At Dimalanta Design Group, we are all about building relationships with our clients and in turn helping them build relationships with their clients. And what do people in relationships do? They listen to each other. They seek to understand each other. They ask questions. Questions are equally important to a company as you create and define your brand to best relate to your clients.

Ask yourselves these five questions to get brand clarity:

1.) What problem is our product or service solving and what differentiates our solution from our competitors?

Let’s face it, there’s a lot to bombard a person in this hyper-connected world we’re living in. Algorithms track not only what sites we go to but how much time we spend there and what products and services catch our eye. Ads show up that promise to solve all of our persistent problems. Clearly, we’re going to need to stand out if we want to be our potential customers’ go-to solution for one of their key problems. This means we need to get clear about not only what problem our product or service solves, but how it does it in a way that sets us apart from the competition.

2.) What is our MVVP?

Your company’s MVVP is a four-piece tool to help you gain clarity on what your company is all about.

M is your mission–it’s the compass that guides each decision you make. It’s the deeper yes that helps you know what matters and what doesn’t matter.

V is your vision–a statement of how your company has a positive impact on not only your customers but the greater community and even the world.

The second V is your values–It’s a list of the beliefs your company professes and practices that also serve to guide each decision you make.

P is your purpose–it’s why you do what you do in a sentence.

When you develop an MVVP and use it as a filter to guide decision making, you’ll be well on your way to a clear brand.

3.) What is our brand personality?

The best brands are immediately recognizable. They have such a clear persona that we know who they are, what they’re about, and what they offer before we even have to think. We see their logo, and we get it. Of course, that kind of brand recognition doesn’t just happen. It’s carefully cultivated by thoughtful people over time. Brand personality creation is tied to your internal company culture as well as your brand archetype. If you haven’t studied archetypes as they relate to branding, we suggest the book The Hero and the Outlaw: Building Extraordinary Brands Through the Power of Archetypes by Hartwell and Chen. For an overview of the twelve main brand archetypes’ values, traits, and goals, download our white paper on archetypes on our site. Identifying with an archetype helps a company or product decide how to show up in the world and attract customers.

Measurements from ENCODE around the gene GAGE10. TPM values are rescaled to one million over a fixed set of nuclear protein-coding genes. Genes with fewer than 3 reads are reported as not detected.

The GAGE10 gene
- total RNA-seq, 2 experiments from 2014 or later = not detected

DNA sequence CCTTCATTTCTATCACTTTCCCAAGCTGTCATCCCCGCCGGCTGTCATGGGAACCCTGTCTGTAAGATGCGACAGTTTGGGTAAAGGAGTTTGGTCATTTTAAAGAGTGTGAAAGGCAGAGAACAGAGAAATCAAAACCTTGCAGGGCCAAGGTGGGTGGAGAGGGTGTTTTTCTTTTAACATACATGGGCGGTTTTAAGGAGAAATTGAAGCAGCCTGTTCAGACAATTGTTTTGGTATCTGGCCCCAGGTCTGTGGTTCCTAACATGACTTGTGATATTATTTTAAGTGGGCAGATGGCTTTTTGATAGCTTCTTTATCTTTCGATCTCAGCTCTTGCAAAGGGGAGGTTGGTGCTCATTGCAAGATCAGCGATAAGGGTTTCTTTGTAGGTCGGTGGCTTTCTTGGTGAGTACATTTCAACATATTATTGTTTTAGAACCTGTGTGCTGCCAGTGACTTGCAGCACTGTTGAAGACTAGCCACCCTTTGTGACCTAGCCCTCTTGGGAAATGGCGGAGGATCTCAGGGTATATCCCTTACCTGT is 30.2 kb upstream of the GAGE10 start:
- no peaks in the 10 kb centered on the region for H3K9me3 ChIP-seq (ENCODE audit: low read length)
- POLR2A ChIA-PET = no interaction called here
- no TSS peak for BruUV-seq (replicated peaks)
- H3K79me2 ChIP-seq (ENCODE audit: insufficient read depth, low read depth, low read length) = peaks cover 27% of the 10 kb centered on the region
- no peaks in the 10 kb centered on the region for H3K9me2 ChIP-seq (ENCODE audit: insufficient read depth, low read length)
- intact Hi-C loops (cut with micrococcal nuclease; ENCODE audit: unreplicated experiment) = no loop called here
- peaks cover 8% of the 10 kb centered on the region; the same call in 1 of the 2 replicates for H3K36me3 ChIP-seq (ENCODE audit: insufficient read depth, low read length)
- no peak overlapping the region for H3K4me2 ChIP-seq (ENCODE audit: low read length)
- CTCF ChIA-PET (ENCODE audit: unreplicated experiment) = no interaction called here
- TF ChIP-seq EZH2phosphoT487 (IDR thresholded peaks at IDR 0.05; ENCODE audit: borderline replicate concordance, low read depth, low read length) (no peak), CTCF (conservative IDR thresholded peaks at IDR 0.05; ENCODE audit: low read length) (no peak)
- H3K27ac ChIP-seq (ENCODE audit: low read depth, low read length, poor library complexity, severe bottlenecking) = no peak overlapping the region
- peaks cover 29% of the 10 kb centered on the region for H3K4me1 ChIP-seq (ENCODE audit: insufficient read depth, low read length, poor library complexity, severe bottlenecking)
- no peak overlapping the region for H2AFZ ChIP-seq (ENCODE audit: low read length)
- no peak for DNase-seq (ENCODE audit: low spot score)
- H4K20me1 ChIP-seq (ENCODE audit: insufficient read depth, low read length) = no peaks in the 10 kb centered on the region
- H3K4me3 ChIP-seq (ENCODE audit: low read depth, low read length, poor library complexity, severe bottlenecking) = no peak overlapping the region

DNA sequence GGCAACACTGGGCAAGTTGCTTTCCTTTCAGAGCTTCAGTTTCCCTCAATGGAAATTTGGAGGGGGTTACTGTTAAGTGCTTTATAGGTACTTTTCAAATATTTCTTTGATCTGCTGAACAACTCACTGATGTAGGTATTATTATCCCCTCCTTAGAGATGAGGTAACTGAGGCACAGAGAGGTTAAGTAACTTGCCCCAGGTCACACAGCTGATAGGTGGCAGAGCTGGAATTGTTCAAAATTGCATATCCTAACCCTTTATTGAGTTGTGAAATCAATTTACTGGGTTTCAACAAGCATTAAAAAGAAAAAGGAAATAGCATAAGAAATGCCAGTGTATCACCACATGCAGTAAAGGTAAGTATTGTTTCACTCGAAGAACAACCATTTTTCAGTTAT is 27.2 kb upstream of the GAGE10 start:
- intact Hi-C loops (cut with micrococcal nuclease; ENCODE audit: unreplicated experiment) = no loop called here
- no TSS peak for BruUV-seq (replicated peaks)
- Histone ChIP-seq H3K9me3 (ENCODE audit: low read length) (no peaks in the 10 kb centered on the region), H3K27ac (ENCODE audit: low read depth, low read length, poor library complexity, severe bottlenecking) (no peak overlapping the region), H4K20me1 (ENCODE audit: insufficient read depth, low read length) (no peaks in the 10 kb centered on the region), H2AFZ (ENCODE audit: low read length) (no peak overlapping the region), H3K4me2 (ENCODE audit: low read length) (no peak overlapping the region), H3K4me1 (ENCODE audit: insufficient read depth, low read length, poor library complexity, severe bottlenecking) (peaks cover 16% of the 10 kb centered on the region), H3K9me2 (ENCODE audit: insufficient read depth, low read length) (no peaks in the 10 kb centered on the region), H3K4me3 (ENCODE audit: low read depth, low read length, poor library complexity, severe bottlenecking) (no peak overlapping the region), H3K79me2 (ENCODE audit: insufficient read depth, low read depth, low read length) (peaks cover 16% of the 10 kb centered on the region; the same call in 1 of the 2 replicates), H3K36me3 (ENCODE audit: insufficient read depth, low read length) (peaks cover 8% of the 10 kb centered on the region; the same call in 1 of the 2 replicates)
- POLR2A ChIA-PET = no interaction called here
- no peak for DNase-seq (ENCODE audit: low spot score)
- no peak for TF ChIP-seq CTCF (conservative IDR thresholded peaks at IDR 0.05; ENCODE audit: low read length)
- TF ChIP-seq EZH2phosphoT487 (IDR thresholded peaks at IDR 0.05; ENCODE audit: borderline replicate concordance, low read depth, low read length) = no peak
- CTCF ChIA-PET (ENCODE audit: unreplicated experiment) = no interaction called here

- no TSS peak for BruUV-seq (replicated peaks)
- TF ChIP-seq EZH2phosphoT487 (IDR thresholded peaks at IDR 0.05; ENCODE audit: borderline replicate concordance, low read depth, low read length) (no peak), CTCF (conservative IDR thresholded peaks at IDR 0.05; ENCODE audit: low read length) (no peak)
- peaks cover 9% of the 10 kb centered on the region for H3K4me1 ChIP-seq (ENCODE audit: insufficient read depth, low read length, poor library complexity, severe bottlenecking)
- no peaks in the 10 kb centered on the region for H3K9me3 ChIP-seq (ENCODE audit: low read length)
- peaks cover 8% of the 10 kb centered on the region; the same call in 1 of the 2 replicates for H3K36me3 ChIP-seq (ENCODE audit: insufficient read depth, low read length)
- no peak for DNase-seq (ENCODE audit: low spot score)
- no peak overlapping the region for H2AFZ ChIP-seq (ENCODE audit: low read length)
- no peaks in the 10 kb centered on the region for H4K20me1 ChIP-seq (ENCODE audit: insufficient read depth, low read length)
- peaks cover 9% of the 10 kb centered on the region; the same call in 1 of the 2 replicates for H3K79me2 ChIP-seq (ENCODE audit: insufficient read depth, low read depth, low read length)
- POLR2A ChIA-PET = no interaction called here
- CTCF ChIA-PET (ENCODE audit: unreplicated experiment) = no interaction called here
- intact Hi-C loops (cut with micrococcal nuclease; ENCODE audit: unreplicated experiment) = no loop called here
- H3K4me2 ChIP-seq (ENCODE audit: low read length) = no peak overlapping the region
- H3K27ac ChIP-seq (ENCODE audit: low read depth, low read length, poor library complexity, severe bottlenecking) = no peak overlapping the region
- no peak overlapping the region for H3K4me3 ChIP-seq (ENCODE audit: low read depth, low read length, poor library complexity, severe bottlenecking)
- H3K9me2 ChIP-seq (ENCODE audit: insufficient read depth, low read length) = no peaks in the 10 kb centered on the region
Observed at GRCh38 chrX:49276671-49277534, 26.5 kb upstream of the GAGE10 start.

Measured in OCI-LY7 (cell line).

4.) Who is our target audience?

Speaking of customers, archetypes also help a company address the core needs of their ideal customer. This is the who element of branding. We align a company’s archetypal goal with a customer’s core need, considering the product or service being offered and who would benefit most from it. We might conduct market research to gather formation about potential customers. We consider their demographics, which might include age, buying habits, and geographic location. A step further is creating a buyer persona; a fictional representation of a company’s ideal customer based on research and data. By creating buyer personas, a company can better understand its target audience and tailor its marketing strategies accordingly.

5.) How will our brand show up in the world?

Once you have identified the problem your brand solves, gotten clear on your mission, vision, values, and purpose, and identified your brand’s personality and to whom you want to appeal, it’s time to get clear on the details of your brand. In this stage of brand creation, we work with you to come up with a name that aligns with your brand archetype and that resonates with your target audience. We create a logo and develop brand standards–the fonts and colors we will use in all of your branding. This also includes a voice guide, which establishes the tone and diction to use in all of our communications. Finally, we decide how best to reach your target audience. We develop a website and decide on the best social media platforms to use as well as developing email campaigns and other types of campaigns.

As Donald Miller says in Building a Story Brand, “people buy the products they can understand the fastest.” (p.19) We have found this process of branding helps not only our clients define who they are, but helps their clients see and understand their product or service better. And THAT’s a good relationship!

Clarify your brand. Download 5 Steps to Successful Marketing